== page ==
Adding to the general confusion, the opposition Labor Party has also raised the prospect of protest rallies. Labor, which has so far refused to endorse calls for Shevardnadze's resignation and has carefully avoided questioning the outcome of the polls, yesterday said it feared the government might strike a deal with radical opposition groups to avoid further political confrontation. One of the party's leaders, Djondi Bagaturia, said Labor lawmakers might consider boycotting the new legislature. "The Labor Party will examine the question of whether or not to endorse the results of the vote, sign the final election reports or take part in the work of the parliament -- or resort to more active forms of protest," he said.

Facing Interior Ministry troops equipped with metal shields, about 200 Labor Party members today briefly picketed the Central Election Commission building in central Tbilisi to demand a fair count of the votes. Talking to reporters during the rally, Bagaturia said the action was only meant as a warning to the government. "It is a 30-minute warning action," he said. "If the [Central Election Commission] steps over the framework set by the legislation when releasing the final results, we will consider more serious actions."

Georgia's political turmoil has had repercussions within state structures. Following a public rebuke from Shevardnadze, Georgian State Television head Zaza Shengelia yesterday resigned from his post. Addressing an improvised press briefing in his office, Shengelia explained his decision by saying he could no longer work in a company that gives "one-sided coverage" of political developments.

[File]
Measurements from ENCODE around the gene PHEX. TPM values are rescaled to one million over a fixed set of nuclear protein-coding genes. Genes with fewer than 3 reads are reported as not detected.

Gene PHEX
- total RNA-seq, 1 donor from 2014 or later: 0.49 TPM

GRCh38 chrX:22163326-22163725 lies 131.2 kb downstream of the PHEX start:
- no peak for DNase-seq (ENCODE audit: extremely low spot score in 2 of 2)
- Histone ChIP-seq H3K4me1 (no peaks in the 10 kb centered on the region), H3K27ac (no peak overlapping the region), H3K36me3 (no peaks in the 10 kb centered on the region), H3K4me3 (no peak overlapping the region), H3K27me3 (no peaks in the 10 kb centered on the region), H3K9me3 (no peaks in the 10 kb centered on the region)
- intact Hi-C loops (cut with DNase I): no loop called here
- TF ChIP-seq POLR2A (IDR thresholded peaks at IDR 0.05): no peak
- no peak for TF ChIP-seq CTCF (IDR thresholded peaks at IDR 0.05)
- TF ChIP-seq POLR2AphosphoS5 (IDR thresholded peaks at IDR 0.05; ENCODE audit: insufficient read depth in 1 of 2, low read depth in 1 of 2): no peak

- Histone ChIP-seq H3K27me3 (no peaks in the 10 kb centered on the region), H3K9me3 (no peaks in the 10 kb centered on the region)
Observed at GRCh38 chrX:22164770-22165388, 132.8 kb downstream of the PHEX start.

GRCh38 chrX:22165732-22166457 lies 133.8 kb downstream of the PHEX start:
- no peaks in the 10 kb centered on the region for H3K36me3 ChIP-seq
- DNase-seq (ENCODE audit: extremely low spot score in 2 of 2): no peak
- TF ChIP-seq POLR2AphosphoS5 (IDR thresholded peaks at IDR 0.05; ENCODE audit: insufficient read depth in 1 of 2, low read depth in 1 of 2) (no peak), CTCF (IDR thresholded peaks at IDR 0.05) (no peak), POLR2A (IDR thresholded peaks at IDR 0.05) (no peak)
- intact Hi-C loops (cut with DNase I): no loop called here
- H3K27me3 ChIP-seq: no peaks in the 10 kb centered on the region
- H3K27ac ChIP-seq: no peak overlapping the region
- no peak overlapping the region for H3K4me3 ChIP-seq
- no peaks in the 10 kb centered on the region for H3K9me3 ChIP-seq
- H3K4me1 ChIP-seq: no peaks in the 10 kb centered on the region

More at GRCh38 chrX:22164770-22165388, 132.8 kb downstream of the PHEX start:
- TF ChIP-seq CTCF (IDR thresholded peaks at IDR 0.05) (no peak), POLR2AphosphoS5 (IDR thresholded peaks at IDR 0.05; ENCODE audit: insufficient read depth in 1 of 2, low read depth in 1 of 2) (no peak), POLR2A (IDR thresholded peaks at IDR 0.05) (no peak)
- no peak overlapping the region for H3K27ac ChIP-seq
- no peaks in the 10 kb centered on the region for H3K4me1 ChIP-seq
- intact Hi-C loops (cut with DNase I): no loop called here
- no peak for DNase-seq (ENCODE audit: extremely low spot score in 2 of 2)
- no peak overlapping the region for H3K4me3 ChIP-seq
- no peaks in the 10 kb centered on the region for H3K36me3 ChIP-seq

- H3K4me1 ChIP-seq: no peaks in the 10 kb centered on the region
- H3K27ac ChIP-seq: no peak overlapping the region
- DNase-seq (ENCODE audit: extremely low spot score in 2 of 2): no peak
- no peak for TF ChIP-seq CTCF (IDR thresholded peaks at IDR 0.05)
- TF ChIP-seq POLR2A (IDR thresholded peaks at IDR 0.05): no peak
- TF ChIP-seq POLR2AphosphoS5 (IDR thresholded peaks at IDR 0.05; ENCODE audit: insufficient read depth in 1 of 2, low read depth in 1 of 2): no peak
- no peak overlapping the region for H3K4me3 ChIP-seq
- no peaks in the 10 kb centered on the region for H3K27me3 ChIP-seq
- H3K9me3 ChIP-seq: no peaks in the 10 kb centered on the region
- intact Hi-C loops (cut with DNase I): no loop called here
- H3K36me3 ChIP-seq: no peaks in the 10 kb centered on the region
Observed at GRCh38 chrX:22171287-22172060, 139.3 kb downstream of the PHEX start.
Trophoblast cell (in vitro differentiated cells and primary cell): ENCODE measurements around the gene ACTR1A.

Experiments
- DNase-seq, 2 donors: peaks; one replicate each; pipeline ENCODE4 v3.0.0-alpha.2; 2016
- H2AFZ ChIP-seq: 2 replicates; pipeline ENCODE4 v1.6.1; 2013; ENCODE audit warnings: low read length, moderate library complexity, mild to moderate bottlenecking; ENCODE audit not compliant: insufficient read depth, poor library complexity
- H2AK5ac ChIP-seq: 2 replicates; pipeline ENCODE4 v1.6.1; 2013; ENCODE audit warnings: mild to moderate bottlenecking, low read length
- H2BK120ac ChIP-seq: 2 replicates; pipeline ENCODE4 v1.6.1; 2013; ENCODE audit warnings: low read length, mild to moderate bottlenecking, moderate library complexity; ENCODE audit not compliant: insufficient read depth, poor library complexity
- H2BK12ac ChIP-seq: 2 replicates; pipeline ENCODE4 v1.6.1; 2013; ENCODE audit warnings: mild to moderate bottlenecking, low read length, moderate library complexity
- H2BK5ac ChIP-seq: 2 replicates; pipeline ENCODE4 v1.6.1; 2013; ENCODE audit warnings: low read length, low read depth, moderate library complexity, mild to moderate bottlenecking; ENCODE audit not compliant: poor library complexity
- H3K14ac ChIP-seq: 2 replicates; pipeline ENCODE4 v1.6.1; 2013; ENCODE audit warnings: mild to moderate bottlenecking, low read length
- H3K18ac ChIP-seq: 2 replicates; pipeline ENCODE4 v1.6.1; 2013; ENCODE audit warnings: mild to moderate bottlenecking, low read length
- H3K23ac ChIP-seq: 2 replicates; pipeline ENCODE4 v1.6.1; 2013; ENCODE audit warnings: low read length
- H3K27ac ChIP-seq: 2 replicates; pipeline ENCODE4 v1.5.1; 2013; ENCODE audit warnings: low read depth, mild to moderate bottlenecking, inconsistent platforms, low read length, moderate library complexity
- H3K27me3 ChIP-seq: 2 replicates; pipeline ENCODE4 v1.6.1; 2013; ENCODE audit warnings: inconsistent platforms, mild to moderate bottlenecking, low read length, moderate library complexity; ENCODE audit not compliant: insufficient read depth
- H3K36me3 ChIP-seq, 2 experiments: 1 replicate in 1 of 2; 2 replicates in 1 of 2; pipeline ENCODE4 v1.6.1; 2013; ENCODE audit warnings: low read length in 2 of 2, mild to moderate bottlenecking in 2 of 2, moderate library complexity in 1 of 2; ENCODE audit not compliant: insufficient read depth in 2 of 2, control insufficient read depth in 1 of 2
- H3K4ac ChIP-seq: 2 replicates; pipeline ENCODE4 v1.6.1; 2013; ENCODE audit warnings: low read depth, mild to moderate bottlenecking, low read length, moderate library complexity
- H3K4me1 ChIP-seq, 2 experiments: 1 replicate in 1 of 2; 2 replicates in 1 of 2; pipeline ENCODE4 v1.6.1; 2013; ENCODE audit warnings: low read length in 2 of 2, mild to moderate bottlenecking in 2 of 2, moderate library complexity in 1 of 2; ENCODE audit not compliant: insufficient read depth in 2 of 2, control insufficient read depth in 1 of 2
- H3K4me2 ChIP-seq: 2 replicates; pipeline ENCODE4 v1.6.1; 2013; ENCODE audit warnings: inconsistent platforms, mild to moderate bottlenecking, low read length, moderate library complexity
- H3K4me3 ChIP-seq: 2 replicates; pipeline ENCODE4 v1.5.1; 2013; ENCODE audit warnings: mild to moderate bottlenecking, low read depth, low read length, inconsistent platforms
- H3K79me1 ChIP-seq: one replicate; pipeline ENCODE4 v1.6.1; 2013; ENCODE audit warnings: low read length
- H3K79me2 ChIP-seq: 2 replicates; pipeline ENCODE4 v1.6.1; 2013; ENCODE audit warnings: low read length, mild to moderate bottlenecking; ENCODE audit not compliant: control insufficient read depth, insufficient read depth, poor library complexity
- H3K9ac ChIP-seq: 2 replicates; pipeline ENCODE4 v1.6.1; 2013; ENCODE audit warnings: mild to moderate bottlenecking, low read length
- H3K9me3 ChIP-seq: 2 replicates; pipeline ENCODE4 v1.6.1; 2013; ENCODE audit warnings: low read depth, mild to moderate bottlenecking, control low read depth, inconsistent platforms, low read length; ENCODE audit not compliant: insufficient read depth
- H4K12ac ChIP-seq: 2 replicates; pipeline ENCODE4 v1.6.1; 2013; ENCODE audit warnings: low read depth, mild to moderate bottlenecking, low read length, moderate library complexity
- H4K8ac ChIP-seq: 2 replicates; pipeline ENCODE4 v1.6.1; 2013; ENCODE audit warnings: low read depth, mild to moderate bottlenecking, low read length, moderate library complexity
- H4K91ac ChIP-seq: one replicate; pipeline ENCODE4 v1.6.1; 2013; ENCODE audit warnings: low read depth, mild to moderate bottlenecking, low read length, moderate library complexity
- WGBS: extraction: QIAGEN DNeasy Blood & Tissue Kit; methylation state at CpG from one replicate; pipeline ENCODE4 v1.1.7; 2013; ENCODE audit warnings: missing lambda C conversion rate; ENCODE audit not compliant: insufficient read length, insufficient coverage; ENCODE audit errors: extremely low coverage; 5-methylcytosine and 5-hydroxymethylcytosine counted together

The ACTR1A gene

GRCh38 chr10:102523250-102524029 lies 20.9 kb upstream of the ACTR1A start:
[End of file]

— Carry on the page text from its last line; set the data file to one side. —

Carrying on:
Hours before, Shevardnadze had criticized state television before his cabinet ministers for allegedly being too soft in its coverage of the opposition protests.

The presenter of the political talk show that apparently sparked Shevardnadze's outburst, Koba Kandiashvili, cut short his late-evening program yesterday and said he will keep his show off the air for an unspecified period of time.

Shengelia also accused Shevardnadze of being out of touch with his country. "Our president often finds himself in a certain vacuum," he said. "Members of his entourage -- most of the time, people with reactionary views -- are doing everything possible so that the president is unable to get a clear and exact picture of what is going on in the country."

Another state-appointed official, First Deputy Prosecutor-General Badri Bitsadze, today resigned from his post. Bitsadze gave no explanation for his decision but Georgian media have noted the former chief army prosecutor is also the husband of opposition leader Burdjanadze.

Although neither Shengelia nor Bitsadze were senior government officials, Saakashvili today claimed their resignations were a "serious blow" to Shevardnadze's regime.